The Science of Ghosts – “Spook” by Mary Roach
So let me get this out of the way before we begin.
Of Mary Roach’s four books (all of which I’ve now read) “Spook” is my least favorite.
This isn’t really an insult, as her previous works, “Stiff,” “Bonk,” and “Packing for Mars,” were all such brilliantly crafted pieces of non-fiction that I couldn’t put them down, and have passed my copies on to other people so they, too, could experience the wonder of Ms. Roach and her nerdy-self-deprecating-science writing.
Where the other books tackled the science behind humans in space travel, sex research, and what happens to cadavers after they’ve been donated, “Spook” tries to take a scientific approach to a completely un-scientific thing; ghosts. Roach calls up the experts and the history in the fields of everything from EVP recording to the long-held legend of how a ghost helped a man uncover a long-lost will.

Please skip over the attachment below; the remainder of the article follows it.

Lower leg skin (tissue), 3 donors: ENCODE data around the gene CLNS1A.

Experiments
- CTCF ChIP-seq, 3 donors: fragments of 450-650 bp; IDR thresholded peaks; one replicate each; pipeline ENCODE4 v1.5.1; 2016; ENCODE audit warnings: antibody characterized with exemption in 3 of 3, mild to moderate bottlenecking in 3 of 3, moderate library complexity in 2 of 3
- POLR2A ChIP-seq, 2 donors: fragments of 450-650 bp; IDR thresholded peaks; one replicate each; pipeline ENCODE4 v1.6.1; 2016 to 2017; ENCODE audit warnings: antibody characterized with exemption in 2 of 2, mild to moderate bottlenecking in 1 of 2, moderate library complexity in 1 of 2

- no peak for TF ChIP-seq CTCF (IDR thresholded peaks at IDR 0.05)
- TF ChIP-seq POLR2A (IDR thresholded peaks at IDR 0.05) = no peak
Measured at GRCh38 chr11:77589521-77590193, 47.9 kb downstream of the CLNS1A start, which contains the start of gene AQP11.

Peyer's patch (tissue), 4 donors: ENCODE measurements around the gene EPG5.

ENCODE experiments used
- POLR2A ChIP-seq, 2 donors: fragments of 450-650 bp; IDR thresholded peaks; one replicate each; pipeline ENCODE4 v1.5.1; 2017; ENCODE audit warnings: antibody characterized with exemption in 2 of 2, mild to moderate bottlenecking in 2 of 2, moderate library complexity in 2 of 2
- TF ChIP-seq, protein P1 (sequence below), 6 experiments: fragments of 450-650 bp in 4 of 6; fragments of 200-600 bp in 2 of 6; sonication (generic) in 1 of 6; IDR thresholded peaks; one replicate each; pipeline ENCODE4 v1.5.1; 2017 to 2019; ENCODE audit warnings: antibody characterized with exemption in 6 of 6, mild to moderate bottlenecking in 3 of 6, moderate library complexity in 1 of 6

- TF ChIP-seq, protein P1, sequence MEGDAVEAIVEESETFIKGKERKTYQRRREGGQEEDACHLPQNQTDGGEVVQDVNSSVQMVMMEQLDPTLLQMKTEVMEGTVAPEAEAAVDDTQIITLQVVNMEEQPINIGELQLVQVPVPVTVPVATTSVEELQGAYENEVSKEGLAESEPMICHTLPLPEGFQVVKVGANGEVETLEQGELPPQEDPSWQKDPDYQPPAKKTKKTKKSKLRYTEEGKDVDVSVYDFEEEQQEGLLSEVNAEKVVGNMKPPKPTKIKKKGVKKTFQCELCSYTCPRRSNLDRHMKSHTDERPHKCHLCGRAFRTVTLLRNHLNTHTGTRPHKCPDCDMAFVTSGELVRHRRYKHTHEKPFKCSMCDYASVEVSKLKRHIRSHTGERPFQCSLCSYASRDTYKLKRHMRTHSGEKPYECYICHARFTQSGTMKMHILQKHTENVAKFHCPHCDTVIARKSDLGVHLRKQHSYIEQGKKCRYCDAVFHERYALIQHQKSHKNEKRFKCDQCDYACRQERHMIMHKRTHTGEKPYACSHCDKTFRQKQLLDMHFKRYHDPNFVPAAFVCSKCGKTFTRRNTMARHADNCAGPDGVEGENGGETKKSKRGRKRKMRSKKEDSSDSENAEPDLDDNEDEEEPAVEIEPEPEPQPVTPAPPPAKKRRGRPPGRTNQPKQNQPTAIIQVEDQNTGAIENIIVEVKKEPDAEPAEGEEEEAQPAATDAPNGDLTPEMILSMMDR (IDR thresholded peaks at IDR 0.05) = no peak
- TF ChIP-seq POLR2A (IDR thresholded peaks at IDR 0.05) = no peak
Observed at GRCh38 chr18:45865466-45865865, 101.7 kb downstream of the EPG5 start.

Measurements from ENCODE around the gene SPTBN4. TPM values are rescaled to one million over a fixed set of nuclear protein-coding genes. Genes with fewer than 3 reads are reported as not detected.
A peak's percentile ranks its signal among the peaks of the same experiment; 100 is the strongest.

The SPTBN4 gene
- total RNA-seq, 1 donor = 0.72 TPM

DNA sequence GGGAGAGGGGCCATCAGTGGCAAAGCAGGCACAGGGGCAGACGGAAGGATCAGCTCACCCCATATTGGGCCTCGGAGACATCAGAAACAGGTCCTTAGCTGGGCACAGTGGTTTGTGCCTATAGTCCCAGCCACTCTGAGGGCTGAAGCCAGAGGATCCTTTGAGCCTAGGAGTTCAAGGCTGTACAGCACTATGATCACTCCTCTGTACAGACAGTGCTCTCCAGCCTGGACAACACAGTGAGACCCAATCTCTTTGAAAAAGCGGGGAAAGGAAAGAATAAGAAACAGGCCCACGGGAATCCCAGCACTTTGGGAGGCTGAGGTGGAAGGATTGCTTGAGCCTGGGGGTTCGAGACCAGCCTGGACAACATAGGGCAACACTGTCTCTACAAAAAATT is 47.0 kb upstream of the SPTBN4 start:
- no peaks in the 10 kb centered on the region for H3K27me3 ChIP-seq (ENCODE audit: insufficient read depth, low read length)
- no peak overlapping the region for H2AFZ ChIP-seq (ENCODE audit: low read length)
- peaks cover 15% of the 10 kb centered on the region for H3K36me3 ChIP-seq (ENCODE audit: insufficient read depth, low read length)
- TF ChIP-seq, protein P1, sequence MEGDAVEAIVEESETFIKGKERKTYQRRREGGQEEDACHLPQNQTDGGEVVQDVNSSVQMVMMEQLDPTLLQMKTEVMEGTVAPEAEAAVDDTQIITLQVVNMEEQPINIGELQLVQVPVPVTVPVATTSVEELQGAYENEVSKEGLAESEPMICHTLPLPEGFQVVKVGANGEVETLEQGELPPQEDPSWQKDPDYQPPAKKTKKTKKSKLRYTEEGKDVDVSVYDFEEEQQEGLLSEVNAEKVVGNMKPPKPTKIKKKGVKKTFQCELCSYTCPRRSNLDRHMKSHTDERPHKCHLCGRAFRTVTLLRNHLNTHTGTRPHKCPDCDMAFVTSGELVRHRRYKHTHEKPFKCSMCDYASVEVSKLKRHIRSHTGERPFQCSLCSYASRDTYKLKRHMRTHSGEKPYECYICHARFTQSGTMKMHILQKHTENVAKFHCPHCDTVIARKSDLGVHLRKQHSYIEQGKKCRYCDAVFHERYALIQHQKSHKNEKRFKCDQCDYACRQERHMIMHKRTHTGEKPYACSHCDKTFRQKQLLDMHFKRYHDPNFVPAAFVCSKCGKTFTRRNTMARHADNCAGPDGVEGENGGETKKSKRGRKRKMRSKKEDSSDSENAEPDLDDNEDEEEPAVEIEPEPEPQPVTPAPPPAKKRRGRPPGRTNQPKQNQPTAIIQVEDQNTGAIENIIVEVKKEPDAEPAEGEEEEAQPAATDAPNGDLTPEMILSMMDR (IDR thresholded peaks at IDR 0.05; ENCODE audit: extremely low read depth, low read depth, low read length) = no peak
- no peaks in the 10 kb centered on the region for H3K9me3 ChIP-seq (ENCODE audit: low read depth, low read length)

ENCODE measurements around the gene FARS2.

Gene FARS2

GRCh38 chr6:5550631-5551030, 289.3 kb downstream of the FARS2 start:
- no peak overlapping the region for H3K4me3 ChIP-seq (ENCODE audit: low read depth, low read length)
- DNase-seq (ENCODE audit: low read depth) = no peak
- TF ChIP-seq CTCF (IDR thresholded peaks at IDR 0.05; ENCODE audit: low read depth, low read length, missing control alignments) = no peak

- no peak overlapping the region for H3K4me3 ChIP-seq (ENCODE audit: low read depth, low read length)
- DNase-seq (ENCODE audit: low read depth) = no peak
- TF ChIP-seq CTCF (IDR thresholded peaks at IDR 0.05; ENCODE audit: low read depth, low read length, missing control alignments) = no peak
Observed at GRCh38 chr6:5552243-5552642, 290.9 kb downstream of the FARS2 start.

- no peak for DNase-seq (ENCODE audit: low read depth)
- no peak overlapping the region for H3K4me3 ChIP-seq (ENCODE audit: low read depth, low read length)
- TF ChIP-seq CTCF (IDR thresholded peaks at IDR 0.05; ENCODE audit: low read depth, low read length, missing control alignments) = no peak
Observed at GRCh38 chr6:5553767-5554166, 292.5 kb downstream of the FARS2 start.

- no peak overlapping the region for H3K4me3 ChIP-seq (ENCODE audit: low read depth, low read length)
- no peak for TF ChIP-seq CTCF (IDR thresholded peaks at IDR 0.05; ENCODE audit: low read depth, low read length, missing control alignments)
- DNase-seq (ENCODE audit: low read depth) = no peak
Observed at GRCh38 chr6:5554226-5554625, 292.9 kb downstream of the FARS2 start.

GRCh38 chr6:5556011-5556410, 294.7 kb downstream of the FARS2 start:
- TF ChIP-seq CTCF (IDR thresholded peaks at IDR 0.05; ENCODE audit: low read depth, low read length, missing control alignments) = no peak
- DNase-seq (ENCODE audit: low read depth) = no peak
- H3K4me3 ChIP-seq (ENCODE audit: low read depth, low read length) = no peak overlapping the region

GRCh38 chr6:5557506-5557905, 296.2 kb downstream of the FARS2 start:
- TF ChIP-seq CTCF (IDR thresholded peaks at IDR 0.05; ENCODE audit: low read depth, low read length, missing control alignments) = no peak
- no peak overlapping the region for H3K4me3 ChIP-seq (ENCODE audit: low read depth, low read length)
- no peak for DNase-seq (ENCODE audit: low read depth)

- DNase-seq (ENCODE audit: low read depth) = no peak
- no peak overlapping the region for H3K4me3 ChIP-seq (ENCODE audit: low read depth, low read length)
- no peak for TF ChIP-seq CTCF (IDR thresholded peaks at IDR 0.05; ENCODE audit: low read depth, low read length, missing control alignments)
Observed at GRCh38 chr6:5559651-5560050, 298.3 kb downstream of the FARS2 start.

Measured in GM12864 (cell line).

It all adds up perfectly. But something is missing. Maybe it’s because where Roach has knocked it out of the park with the science of dead bodies, sex, and space (all established sciences), ghost hunting is more free-form, and less easy to prove or disprove.
That said, she gives it her all.
Roach, as always, is lively and candid as she trudges through the trenches. She’s not afraid to go where other, more squeamish, writers might fear to tread. Like a champ, she picks up her tape recorder and, you know, goes to one of the reported sites on the Donner Party trail. Just another day at the office.
I didn’t dislike this book. Far from it. I’m really glad I read it. The section on ectoplasm and the lengths early mediums would go to is mind-blowing. (And must have been pretty convincing for early 20th century minds – Houdini himself was brought in to see if he could figure out how the tricks were being done.)
All in all, though, “Spook” is a slightly less-than-brilliant book from an undeniably brilliant writer.
My not loving, merely liking, this book won’t stop me from picking up Roach’s next book with hope and delight.